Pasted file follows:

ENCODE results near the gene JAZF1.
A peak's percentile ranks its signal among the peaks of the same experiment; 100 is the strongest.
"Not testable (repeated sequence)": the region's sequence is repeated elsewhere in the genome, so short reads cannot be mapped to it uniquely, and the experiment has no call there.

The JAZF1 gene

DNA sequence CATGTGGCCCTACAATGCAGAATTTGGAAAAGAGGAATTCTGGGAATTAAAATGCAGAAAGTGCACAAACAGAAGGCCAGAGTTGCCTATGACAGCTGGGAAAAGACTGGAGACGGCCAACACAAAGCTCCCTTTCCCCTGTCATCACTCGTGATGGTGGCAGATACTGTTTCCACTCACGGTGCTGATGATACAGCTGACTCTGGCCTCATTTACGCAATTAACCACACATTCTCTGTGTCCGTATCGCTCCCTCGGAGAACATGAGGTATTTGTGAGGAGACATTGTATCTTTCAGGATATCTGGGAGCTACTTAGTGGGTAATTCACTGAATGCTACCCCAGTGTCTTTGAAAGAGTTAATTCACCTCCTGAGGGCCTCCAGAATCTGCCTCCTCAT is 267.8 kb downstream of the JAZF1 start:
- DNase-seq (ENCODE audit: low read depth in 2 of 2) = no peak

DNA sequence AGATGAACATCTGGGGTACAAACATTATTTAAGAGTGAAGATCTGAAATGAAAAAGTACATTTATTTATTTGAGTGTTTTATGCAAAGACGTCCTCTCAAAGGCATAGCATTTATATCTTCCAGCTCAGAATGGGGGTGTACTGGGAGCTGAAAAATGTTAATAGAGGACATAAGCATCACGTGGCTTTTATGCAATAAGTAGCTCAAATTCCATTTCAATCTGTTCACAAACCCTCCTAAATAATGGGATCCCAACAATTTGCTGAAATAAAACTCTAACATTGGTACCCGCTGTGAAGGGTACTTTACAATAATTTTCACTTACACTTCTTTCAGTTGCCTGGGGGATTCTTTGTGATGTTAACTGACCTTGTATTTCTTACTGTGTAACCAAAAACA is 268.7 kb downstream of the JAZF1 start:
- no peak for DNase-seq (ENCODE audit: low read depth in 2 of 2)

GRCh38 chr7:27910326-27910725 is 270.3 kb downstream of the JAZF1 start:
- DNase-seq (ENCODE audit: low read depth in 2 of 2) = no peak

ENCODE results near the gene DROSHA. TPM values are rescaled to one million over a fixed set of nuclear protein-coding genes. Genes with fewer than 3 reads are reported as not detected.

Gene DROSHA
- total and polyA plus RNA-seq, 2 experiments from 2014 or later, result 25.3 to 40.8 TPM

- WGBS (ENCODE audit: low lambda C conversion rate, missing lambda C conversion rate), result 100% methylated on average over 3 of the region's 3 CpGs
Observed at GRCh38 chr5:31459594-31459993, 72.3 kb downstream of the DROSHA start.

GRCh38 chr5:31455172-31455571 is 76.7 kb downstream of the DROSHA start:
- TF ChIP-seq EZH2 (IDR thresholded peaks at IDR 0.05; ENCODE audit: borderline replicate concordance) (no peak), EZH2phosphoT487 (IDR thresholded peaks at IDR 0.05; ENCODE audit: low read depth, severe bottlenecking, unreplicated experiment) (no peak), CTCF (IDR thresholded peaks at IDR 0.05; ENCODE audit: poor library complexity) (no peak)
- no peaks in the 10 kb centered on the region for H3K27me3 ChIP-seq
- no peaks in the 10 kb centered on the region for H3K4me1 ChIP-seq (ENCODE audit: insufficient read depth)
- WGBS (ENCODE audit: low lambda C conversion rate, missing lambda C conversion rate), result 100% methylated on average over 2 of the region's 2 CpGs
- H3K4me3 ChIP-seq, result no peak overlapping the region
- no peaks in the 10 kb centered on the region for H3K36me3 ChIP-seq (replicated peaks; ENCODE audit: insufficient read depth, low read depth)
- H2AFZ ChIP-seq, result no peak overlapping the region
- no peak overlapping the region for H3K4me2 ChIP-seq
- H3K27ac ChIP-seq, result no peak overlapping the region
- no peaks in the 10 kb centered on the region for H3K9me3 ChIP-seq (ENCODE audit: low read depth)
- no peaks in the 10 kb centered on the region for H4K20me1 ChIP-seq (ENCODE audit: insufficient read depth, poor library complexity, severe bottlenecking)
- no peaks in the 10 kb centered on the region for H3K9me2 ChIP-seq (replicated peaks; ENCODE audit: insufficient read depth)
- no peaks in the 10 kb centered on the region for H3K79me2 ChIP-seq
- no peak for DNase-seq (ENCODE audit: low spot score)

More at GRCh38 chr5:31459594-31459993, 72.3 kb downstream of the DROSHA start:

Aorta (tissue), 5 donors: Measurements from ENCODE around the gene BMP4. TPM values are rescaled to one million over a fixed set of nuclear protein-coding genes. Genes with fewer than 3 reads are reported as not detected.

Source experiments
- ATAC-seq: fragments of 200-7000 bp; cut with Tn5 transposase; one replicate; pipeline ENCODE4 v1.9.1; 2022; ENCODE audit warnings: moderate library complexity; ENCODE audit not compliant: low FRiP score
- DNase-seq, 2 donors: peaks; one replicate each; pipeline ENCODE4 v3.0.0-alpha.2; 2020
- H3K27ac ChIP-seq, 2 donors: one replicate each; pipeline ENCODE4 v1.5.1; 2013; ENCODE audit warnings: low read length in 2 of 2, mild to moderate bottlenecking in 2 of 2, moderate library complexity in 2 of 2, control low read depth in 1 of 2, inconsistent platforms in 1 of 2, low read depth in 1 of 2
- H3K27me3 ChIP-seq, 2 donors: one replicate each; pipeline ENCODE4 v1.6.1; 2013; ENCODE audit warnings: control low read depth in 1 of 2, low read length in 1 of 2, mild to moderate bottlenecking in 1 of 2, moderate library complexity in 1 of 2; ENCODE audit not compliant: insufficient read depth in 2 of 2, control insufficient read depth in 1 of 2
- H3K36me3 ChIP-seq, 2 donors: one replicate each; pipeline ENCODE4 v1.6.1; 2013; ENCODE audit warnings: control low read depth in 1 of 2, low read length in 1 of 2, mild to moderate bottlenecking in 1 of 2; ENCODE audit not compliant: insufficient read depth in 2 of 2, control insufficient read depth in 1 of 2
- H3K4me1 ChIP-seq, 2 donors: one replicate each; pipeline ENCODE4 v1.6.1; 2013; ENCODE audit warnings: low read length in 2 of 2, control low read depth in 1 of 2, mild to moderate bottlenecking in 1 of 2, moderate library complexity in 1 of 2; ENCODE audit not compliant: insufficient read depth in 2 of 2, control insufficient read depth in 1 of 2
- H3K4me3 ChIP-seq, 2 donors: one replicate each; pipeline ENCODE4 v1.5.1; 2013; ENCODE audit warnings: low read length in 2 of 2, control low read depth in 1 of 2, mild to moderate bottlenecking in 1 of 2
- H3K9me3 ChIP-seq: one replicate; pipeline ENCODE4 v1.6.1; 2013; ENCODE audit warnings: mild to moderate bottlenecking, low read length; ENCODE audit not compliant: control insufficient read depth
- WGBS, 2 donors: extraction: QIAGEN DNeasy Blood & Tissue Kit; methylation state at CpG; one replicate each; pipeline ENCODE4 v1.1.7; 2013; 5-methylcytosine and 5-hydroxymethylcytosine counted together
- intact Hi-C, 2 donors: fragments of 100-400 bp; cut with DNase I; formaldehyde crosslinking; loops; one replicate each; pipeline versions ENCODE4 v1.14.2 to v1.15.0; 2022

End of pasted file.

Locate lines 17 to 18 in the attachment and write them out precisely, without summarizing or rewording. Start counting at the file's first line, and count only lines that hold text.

- TF ChIP-seq EZH2 (IDR thresholded peaks at IDR 0.05; ENCODE audit: borderline replicate concordance) (no peak), EZH2phosphoT487 (IDR thresholded peaks at IDR 0.05; ENCODE audit: low read depth, severe bottlenecking, unreplicated experiment) (no peak), CTCF (IDR thresholded peaks at IDR 0.05; ENCODE audit: poor library complexity) (no peak)
- no peaks in the 10 kb centered on the region for H3K27me3 ChIP-seq